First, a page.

Trialists will recruit about 60 participants across the country into the study. Eight or nine or them will be at Penn State Health, according to Dr. Raman, who is overseeing the trial here.

The outlook for the therapy is promising. UroGen is already testing the approach for treatment of low-grade upper tract urothelial cancer, a far rarer condition than NMIBC. In that trial², 57% of patients were tumor-free four to six weeks after completing the therapy. Among them, all of those who continued to be evaluated were still in complete response at six months.

In the bladder cancer trial, patients will receive six weekly treatments of UGN-102. Those who have no tumors remaining about six weeks later will get monthly maintenance treatments and assessments six, nine and 12 months after the first treatment. Patients who don’t fully respond to the drug will be switched to the standard of care, most likely surgery.

“Nobody wants to have cancer, but at the same time these patients really don’t want to have procedure after procedure after procedure every few months,” Dr. Raman said. “It’s really the first time that we may be able to offer something short of surgery or systemic treatment.”

The image shows the bladder with the hydrogel drug inserted. There is a circle around the bladder tumor. The drug embedded in hydrogel may increase contact dwell time.

Drug embedded in hydrogel may increase contact dwell time.

A head-and-shoulders photo of Jay D. Raman, MD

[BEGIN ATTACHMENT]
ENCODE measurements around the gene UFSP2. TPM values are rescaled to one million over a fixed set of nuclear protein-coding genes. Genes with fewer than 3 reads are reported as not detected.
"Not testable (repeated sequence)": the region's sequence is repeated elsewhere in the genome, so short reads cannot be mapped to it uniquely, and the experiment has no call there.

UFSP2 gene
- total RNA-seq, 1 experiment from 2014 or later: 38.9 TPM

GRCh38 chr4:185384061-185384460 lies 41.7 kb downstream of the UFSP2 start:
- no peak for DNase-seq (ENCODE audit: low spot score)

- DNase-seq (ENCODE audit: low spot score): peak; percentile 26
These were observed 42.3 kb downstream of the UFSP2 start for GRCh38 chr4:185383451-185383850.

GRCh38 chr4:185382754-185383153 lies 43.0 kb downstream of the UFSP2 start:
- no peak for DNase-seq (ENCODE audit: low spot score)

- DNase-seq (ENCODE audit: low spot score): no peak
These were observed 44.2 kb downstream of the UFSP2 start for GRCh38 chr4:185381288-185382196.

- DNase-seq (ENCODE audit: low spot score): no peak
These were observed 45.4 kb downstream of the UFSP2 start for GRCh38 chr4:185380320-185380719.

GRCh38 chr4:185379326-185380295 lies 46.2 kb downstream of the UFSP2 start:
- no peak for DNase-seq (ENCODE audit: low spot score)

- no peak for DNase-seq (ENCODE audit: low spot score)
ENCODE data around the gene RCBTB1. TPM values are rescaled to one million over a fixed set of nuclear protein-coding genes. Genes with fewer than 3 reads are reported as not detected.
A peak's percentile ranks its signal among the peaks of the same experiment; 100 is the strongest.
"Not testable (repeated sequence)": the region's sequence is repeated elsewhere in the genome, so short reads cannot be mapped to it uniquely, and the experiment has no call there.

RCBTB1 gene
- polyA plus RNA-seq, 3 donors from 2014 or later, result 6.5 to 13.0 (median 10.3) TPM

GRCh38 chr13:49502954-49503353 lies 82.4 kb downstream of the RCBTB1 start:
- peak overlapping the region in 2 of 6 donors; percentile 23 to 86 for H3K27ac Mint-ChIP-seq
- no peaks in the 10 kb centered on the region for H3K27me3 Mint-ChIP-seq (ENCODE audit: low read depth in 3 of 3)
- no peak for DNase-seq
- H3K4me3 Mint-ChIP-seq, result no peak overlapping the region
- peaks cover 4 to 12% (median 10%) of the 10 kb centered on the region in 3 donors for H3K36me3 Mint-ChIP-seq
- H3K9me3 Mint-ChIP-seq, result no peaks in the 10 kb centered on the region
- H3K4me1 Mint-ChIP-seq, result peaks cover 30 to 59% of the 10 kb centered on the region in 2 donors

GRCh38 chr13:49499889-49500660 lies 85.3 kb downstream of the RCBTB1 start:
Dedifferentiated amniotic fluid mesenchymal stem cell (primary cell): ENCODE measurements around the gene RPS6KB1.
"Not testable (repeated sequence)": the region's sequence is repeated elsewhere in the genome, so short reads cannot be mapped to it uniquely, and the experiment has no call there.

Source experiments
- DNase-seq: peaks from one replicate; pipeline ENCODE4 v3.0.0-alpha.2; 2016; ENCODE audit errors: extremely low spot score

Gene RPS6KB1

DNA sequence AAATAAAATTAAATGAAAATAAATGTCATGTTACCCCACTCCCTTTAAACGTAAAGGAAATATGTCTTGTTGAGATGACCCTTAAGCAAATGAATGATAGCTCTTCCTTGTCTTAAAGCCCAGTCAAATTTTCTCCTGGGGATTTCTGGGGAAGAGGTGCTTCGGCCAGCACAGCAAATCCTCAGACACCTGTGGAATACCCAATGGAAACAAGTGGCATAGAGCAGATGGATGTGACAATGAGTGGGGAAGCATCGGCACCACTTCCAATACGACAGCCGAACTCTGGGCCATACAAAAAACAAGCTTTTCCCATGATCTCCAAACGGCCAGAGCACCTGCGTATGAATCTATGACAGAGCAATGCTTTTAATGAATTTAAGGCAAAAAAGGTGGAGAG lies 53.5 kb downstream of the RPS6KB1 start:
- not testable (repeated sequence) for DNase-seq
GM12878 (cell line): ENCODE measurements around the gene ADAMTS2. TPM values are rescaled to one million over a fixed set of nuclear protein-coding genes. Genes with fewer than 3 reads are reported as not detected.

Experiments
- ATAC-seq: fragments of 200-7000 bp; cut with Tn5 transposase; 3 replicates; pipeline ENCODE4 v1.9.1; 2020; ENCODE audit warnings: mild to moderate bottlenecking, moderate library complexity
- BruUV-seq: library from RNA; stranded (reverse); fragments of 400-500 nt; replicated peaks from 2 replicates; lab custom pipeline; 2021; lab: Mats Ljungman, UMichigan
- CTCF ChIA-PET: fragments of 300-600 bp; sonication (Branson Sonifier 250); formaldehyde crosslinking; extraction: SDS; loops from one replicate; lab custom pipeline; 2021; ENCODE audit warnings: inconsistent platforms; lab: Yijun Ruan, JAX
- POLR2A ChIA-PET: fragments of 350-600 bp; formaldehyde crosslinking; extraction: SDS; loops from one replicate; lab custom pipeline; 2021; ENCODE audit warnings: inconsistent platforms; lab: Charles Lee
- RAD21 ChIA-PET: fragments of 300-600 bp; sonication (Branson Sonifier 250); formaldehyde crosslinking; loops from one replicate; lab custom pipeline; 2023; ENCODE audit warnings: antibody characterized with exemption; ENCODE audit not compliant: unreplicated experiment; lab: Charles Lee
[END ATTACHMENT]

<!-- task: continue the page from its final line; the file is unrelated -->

Jay D. Raman, MD

Professor of Surgery and Chief of the Division of Urology, Penn State Health Milton S. Hershey Medical Center
Phone: 717-531-8887
Email: jraman@pennstatehealth.psu.edu
Fellowship: Laparoscopic and Robotic Surgery, University of Texas Southwestern Medical Center, Dallas, Texas
Residency: Urology, New York Presbyterian Hospital - Cornell Medical Center, New York, NY
Medical School: Cornell University Medical College, New York, NY
Connect with Jay D. Raman, MD, on Doximity

References:

  1. Key Statistics for Bladder Cancer. Cancer.org. https://www.cancer.org/cancer/bladder-cancer/about/key-statistics.html#written_by. Revised January 30, 2019.
  2. Low-grade upper tract urothelial carcinoma (UTUC). Urogen.com. https://www.urogen.com/pipeline/low-grade-upper-tract-urothelial-cancer-lg-utuc/. 2019.
Banner image of U.S. News & World Report Best Hospitals – National Urology 2019-20.

 

The Division of Urology at Penn State Milton S. Hershey Medical Center offers expert diagnosis and treatment of diseases and conditions involving the urinary tract. Our fellowship-trained surgeons and skilled advanced practice providers offer individualized care for cancer, kidney stones, infertility, impotence and other complex urologic concerns.

Our faculty, clinicians, and researchers have been recognized nationally, ranking in the top 50 for adult urology by U.S.News and World Report in the 2019-20 rankings.